And, also like many others of his generation, he'd experienced a lot of deeply painful losses - including his two great loves - as well as his own very serious health struggles over the years. Perhaps it was those losses and difficulties that made him appreciate his friends so completely, and cherish the pleasures life offered. While he loved the cutting wit of certain performers, and had a dose of it himself, he was one of the least bitter, cynical or resentful people I've ever known. He hated meanness, selfishness, injustice. He was a good person in the Iris Murdoch sense of goodness: demonstrating through example how that quality resides in our daily choices, in how we interact with others, in the fortitude and attention with which we go about our everyday lives. 

Mostly when I think of Jason I think of theatres: from that first meeting at the NT, to other lovely times at Richmond (for the Sasha Regan Gilbert and Sullivan shows he adored), at the Other Palace (for Barb and John McDaniel's Beatles show, about which he said "I want to see that again tomorrow" as soon as it was over), at the Orange Tree (for a Giles Terera, John Robyns and Simon Lipkin cabaret), at the Globe (Meow Meow's amazing Titania in Emma Rice's Midsummer Night's Dream), at the Royal Albert Hall (Joan Baez's farewell tour in 2018). And at Crazy Coqs - where we met for the last time early last March for a performance by the Georgian-born singer Vladimir Korneev.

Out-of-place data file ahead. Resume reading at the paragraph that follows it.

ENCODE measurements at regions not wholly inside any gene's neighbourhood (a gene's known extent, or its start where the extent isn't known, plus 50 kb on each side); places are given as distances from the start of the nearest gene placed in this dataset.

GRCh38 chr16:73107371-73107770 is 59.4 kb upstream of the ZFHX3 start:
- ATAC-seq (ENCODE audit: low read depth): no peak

That was our first meeting since the pandemic and it was a joy to catch up properly.  He was physically frailer but still full of that same twinkling spirit. And transfixed by the performance, which, characteristically, he was returning to see with other friends the next evening. I remember saying goodbye to him at Piccadilly Station after the show, not knowing then that it would be our last encounter but somehow feeling motivated to give him a longer-than-usual hug and to say: "Love you".  

There'll be a show for Jason tomorrow at Phoenix Arts Club where some of the artists that he treasured and championed - Adele Anderson, John Barr, Mark Bunyan, Ada Campe, Sam Holmes, Dusty Limits, April Nicholson, Paulus, Andrew Pepper, Michael Roulston, Ben Stock and Sarah-Louise Young will perform in tribute to him, the proceeds going to Dignity in Dying.  I'm in Poland so sadly can't be there, but I can think of no more fitting way than this show to honour a true lover of the arts who, with his kindness and joy and wisdom, touched the lives of many of us so deeply. 

At his funeral service in December, following a beautiful eulogy from his close friend David Cade, these words from a letter he'd received from Jason were quoted:  

"There are no real goodbyes. There is no ending  to any of this. My gratitude is immeasurable and uncontainable. And for all the golden years of times gone by, it is today, these times - now -  that are the best of times, because we are still here and that is worth celebrating every day." 

Thank you, dear Jason, for reminding us of that - and for everything else that you gave us.